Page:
Michigan Good Food Fund launches to grow food future
Detroit entrepreneur Callie Bradford turned to family, friends and her own bank account when she needed $25,000 to purchase a new juicer for her business Go! Smoothies.
But a new statewide fund — created to drive economic development in food production, distribution, processing and retail in under-served areas — is the exact kind of support Bradford can now turn to when she is ready to increase production at her downtown cold-pressed juice shop.
Announced Monday in Detroit's Eastern Market, the Michigan Good Food Fund is a public-private partnership loan and grant fund that provides financing and business assistance to "farm to fork" businesses to increase access to healthy food, improve the health of Michigan residents and drive economic development and job creation.
The fund was created by a coalition of food sector, nonprofit, higher education, government, and philanthropic partners, including the W.K. Kellogg Foundation, the Fair Food Network, the Michigan State University Center for Regional Food Systems and Capital Impact Partners.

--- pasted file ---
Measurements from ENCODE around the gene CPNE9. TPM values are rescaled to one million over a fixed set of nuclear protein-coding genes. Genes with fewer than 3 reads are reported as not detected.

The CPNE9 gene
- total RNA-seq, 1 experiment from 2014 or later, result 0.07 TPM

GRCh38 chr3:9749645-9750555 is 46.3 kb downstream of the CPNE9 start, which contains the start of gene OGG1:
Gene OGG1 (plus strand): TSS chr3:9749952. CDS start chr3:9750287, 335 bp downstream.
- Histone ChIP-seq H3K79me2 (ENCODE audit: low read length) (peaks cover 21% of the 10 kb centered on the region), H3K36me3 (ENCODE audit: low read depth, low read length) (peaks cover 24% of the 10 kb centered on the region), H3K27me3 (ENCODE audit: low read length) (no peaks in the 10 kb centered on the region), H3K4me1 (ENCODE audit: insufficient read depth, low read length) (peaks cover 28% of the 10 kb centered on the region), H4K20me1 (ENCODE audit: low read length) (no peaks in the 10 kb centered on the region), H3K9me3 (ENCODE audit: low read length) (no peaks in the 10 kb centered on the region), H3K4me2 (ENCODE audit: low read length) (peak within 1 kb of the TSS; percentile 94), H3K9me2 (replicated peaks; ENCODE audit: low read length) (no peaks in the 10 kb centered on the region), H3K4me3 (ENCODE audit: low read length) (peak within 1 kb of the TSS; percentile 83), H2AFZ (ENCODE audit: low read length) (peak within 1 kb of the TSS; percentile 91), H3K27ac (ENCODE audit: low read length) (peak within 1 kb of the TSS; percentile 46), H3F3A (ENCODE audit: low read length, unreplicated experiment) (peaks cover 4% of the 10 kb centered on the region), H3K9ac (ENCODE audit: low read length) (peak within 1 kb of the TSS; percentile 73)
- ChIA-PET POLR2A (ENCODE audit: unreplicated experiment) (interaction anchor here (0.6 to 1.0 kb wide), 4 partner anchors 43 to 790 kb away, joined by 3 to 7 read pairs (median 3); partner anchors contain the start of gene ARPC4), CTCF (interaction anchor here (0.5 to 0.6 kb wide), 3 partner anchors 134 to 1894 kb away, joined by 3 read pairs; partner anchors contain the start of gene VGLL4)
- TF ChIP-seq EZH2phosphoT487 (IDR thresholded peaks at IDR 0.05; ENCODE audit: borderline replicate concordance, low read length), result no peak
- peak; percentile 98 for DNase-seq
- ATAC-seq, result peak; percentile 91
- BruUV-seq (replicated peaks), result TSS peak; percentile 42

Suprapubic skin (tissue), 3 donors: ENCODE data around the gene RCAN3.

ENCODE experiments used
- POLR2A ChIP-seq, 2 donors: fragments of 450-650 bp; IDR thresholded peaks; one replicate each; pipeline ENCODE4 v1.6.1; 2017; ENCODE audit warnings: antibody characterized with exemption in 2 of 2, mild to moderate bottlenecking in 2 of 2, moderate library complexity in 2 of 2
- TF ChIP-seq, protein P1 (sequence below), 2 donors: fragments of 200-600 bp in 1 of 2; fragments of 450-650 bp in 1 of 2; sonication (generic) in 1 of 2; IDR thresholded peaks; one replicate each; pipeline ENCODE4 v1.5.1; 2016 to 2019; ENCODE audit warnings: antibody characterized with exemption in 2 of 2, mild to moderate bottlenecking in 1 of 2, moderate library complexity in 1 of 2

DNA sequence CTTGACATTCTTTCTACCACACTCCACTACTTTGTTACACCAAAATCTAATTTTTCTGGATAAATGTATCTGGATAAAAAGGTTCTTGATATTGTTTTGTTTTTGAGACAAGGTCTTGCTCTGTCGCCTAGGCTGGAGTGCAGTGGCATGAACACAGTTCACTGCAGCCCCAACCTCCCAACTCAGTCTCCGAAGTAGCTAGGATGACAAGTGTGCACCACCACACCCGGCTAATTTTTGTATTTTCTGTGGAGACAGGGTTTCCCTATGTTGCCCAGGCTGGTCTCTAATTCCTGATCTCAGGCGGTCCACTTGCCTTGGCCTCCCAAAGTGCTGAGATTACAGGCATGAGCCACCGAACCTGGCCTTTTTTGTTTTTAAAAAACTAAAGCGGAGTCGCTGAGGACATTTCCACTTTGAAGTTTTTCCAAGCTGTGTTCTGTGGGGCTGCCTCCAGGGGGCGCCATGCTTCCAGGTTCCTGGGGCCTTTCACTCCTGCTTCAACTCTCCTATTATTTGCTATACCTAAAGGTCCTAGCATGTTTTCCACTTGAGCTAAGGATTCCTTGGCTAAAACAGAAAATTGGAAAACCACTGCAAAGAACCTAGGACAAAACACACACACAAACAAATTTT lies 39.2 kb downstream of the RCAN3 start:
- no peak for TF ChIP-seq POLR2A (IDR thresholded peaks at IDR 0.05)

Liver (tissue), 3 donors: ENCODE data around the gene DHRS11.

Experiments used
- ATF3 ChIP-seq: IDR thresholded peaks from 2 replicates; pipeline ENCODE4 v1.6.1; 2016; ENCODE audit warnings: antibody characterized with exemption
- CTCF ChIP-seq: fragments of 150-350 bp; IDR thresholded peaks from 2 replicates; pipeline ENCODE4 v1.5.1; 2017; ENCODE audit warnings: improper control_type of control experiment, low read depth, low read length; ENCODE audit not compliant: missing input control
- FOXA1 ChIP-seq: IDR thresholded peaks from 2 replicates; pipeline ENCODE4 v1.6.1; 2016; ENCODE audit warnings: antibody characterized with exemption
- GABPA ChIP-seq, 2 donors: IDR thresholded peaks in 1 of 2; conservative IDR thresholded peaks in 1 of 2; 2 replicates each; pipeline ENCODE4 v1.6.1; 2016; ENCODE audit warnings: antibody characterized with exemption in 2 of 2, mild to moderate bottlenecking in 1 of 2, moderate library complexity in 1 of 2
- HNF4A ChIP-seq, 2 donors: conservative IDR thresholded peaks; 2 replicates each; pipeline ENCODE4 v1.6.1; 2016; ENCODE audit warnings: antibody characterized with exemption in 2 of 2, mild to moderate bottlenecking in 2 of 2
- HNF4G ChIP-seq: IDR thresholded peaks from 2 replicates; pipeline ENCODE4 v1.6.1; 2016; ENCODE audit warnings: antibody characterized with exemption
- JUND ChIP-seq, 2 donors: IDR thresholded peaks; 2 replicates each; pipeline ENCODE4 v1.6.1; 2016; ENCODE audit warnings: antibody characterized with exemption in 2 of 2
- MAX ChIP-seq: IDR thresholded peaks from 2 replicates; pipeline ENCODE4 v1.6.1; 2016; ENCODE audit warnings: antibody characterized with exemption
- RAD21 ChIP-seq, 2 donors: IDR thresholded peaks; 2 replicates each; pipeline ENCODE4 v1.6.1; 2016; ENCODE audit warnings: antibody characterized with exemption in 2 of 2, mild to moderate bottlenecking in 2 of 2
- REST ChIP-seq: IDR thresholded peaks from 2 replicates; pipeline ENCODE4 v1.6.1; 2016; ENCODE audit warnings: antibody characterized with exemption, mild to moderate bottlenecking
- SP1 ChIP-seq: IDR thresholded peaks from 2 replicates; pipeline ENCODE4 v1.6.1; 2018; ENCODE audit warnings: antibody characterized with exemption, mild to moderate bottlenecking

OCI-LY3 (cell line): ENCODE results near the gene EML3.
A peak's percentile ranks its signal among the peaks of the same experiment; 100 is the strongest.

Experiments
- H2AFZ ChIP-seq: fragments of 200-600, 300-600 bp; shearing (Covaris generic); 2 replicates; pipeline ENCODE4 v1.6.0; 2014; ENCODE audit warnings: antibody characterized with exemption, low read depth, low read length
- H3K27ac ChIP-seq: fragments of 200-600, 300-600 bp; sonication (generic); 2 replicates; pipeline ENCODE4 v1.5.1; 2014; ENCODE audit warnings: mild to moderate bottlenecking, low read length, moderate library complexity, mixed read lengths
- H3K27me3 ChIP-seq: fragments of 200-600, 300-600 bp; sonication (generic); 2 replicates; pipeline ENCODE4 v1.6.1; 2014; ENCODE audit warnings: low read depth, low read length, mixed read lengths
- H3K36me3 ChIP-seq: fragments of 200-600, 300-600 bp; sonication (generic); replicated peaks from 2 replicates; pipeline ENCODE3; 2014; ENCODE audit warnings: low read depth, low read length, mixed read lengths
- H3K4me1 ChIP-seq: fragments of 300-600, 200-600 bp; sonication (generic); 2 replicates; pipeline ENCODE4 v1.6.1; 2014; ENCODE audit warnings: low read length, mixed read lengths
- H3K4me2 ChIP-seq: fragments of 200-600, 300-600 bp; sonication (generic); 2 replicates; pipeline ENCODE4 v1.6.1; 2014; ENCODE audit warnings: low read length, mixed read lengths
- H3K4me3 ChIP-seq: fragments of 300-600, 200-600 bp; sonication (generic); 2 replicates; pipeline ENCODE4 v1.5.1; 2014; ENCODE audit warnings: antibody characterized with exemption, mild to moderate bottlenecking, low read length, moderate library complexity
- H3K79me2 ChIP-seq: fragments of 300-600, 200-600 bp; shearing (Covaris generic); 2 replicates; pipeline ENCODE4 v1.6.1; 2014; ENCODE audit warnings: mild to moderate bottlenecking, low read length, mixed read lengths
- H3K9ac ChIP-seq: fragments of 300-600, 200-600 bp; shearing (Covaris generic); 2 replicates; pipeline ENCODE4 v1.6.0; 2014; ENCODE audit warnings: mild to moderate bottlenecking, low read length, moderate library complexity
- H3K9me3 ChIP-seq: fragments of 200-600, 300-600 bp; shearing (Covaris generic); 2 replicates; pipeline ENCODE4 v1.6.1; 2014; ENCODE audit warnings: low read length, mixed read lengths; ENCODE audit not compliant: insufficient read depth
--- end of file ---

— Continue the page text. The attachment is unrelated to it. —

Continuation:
Fund investors include Kellogg and the Max and Marjorie Fisher Foundation.
The fund started with a $3 million grant from the U.S. Department of Treasury. Oran Hesterman, president and CEO of the Fair Food Network, said the goal is to raise between $30-$50 million for the statewide program.
Michigan is the second most diverse state in terms of food and agriculture, Hesterman said, and is a $100 billion industry.
"We have the opportunity to have more food grown in the state, processed in the state, more food for families and more food dollars spent here in Michigan," he said.
Local food entrepreneurs who would benefit from the Michigan Good Food Fund include everyone from producers to consumers, including full-service grocers, agricultural centers, and small processors.
Ian Wiesner, a senior loan officer with Capital Impact Partners, said his nonprofit will administer loans of $250,000 and up, while local organizations will handle smaller loans.
The type of help ranges from financial planning, equipment sizing, workshops and webinars.
Linda Jo Doctor, a Kellogg program officer in food and community, said the time is now for the Michigan Good Food Fund, because despite having a $100 billion food economy, Michigan still has 1.8 million people who don't have access to healthy food.
"This is an equation we want to shift," Doctor said. "This fund has extraordinary potential to feed people, create jobs and help entrepreneurs."
Bradford, who operates her cold-pressed juice company with Monique Dooley, said she plans to apply to the fund soon for help with workforce development to hire additional workers.
The old juicing system produced 700 bottles a month, she said. The new juicing system, which will be set up at Eastern Market, will produce 500 bottles a day.
"As we continue to expand we will go to them to get another juicer and hire more people," she said.
For information, go to www.michiganfood.org.